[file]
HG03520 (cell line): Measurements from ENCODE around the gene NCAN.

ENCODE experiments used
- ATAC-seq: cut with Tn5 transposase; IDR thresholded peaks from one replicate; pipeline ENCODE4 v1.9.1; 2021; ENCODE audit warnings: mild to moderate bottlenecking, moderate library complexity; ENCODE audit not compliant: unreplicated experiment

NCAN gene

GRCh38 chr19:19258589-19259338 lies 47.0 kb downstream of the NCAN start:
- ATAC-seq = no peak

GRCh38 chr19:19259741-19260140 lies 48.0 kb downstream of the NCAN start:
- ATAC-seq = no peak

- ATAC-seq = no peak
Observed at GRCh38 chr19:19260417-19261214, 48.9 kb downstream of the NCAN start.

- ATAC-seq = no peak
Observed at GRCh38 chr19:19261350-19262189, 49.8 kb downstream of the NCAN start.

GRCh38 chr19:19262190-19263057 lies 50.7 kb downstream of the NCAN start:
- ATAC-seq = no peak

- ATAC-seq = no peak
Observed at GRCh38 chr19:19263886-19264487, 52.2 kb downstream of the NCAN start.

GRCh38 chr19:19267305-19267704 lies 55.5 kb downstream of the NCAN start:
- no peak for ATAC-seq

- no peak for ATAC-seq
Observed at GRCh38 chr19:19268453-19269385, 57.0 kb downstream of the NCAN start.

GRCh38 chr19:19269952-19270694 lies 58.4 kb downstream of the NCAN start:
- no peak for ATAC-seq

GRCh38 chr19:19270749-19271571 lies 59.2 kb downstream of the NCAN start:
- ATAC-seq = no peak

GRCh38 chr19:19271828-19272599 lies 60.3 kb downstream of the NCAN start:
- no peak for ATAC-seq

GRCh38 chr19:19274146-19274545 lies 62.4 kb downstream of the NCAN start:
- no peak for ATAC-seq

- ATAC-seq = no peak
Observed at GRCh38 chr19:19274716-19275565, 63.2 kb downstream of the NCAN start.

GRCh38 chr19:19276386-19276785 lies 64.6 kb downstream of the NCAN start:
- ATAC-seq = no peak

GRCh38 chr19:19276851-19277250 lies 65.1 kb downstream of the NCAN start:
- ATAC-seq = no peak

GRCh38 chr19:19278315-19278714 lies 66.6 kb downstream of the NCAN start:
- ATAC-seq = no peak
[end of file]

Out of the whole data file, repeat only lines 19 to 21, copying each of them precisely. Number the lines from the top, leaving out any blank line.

- no peak for ATAC-seq
Observed at GRCh38 chr19:19268453-19269385, 57.0 kb downstream of the NCAN start.

GRCh38 chr19:19269952-19270694 lies 58.4 kb downstream of the NCAN start: